How to plant potatoes

April 27, 2012 by  
Filed under Blog, Potatoes

Friday 4-27-2012

A week or so before you plant your seed potatoes you will want to set them on a window sill inside where it can get sunlight and exposure to 60-70 degrees. This will help to start the sprouting process. You can also slice the seed potatoes into smaller pieces a couple of days before planting to ensure cut hardens. Make sure you have at least two eyes per cut piece. When you plant make sure eye is up, and cut part is down. Be really careful when handling the potatoes, it is easy to damage the eyes.


German Butterball                                                                          All Blue


Cut 2 days before planting leaving two or more eyes


Types of seed potato:

I would recommend that you purchase good seed potatoes. You could conceivable buy potatoes from the grocery store, but you do not know if it has been treated to inhibit sprouting. Typically, you get poor results this way.


German butterball: I really like this yellow potato. It’s great for roasting and mashed potatoes, and excellent for long term storage in a root cellar.


All Blue: This potato is new for me this year. I love to try different varieties that you can’t get at the grocery store. This potato is supposed to be great for baking, frying, and a cool idea for colorful chips.


Tools & materials needed?


Metal rake

Hand trowel

Seed potatoes



The earliest you should plant your potatoes would be about 2 weeks before your zones last frost date. In areas where summer temps don’t get into the 90’s very often, you can plant as late as mid-June if you want a late season potato crop.


Soil type?

Potatoes actually like an acid soil, so don’t lime before you plant. They will grow in most soils, but they love peat and compost. Make sure you have not planted potatoes in this area for at least four seasons.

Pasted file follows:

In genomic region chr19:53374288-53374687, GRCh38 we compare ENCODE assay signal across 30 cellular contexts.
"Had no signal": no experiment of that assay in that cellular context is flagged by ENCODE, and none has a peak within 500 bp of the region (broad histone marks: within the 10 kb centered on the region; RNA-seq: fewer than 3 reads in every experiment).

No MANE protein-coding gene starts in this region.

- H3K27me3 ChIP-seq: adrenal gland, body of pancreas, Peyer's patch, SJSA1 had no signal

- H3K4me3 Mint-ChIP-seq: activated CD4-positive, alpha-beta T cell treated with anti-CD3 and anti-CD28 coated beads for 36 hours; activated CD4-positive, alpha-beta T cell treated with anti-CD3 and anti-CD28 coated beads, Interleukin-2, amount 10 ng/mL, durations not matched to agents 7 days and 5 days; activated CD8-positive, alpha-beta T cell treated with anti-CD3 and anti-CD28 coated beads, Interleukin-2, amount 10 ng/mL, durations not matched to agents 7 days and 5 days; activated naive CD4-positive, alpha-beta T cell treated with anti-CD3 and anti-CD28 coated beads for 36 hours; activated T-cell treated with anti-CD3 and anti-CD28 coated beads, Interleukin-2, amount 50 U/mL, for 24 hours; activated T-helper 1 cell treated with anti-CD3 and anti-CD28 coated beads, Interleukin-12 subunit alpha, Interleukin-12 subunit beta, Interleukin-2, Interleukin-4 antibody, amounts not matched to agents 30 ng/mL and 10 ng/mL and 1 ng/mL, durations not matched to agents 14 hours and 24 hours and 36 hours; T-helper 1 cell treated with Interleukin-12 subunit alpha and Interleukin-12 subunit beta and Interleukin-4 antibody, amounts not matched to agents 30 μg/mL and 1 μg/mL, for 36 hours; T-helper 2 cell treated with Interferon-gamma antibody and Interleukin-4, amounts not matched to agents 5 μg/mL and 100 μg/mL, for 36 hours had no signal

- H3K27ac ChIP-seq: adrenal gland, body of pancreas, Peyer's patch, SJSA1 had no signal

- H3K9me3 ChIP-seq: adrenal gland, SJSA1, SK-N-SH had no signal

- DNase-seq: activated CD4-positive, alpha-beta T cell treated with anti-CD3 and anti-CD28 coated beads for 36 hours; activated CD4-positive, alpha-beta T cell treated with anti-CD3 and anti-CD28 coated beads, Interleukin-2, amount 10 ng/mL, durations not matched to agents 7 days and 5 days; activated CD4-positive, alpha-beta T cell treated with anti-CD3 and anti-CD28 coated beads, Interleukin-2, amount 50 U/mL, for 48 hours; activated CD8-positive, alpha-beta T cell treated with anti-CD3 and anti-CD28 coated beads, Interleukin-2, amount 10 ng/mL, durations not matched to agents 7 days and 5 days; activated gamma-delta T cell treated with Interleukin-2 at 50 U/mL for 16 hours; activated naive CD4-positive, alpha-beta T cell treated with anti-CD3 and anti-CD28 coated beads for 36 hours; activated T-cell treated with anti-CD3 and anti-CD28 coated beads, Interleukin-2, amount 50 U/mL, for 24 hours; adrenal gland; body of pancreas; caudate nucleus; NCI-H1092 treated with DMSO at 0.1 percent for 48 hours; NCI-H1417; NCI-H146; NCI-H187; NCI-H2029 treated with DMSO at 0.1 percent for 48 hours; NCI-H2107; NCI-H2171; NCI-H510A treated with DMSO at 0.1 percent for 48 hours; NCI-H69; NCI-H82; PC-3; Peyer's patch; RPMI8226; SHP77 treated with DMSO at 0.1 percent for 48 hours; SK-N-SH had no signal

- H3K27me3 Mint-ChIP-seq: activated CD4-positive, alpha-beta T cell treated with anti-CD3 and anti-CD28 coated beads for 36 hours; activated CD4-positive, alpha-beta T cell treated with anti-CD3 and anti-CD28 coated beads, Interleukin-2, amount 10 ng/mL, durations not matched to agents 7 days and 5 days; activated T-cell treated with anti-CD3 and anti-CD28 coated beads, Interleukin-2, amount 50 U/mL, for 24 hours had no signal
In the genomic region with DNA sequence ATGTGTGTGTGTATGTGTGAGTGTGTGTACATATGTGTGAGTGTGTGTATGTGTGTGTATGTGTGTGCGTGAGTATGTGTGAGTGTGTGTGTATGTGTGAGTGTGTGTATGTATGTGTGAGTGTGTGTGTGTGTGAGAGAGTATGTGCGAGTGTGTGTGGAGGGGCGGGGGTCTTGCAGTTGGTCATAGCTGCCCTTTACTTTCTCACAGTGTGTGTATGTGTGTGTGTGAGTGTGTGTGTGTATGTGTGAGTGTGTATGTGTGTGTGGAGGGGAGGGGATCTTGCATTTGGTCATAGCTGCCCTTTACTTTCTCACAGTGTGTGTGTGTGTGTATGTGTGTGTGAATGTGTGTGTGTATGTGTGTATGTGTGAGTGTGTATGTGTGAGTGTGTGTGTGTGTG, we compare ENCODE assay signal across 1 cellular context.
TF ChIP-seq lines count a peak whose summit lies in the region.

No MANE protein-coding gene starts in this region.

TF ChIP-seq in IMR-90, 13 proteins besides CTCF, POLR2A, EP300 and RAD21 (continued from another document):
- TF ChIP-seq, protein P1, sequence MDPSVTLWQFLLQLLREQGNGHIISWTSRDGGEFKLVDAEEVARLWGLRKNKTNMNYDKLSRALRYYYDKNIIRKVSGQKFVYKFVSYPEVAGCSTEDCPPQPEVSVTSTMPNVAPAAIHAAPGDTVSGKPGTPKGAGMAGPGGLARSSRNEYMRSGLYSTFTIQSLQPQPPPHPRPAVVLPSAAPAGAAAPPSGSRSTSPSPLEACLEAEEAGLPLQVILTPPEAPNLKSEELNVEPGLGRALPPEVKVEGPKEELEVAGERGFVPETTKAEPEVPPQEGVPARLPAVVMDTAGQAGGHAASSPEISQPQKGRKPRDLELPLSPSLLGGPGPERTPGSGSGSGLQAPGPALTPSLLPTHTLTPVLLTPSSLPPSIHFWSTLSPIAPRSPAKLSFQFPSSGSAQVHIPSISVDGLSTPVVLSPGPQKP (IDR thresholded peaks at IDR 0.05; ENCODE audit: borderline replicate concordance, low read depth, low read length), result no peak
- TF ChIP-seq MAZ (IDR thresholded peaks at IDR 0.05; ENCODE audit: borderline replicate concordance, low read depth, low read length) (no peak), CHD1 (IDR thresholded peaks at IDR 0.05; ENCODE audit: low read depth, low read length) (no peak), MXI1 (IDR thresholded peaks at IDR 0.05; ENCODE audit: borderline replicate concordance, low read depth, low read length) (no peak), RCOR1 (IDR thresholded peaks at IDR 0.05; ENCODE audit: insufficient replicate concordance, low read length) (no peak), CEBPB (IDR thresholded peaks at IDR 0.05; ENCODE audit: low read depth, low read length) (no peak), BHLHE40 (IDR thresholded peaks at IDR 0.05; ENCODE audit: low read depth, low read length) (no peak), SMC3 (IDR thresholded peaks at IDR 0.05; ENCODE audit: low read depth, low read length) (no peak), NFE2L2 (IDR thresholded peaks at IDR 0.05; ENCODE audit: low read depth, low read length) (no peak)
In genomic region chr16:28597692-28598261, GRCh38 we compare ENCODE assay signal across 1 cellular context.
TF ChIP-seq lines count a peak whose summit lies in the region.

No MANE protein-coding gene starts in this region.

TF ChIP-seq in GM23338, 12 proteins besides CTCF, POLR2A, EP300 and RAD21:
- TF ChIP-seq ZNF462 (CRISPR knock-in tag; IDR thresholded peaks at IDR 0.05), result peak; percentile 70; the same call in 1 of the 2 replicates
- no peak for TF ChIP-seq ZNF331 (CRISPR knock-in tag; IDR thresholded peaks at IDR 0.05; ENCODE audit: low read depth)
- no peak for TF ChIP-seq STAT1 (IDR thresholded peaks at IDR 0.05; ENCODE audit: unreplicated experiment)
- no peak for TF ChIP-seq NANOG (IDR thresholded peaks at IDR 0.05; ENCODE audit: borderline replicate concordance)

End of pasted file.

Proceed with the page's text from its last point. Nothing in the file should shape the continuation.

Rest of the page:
Companions that potatoes love?

Horseradish, corn, cabbage can improve growth and taste of potatoes. Coriander or cilantro and catnip can help to repel the dreaded Colorado potato beetle.



This is where it gets complicated. I have read anywhere between 3-6 inches deep, to just putting them on the surface then mulching heavily with straw or leaves. I personally make mounds, and plant them about 4-5 inches deep in the middle of the mound, but they are actually level with the soil around the mound, or just slightly under. This lets me plant my potatoes deep enough that I don’t get too many exposed potatoes, and high enough that they don’t rot. The method you typically read about is to dig a 6-8 inch trench and put the potatoes in the trench. I have tried this method, and I would not recommend it. It is a lot of work, and all my potatoes rotted out.    



If you have a lot of space, I would plant them 18” apart, if you have less space, 12” inches would suffice.


How to plant the seed potatoes?

1. I mulch my garden, so I first take my metal and pull the mulch away from the area I am going to plant.              


2. I make mounds from my aged compost that measure approximately 4” inches tall and 2’ feet wide.


3. I use my hand trowel to plant my seed potatoes about 4”-5” inches deep in the center of my mound.


4. I put the mulch back to inhibit weed growth.


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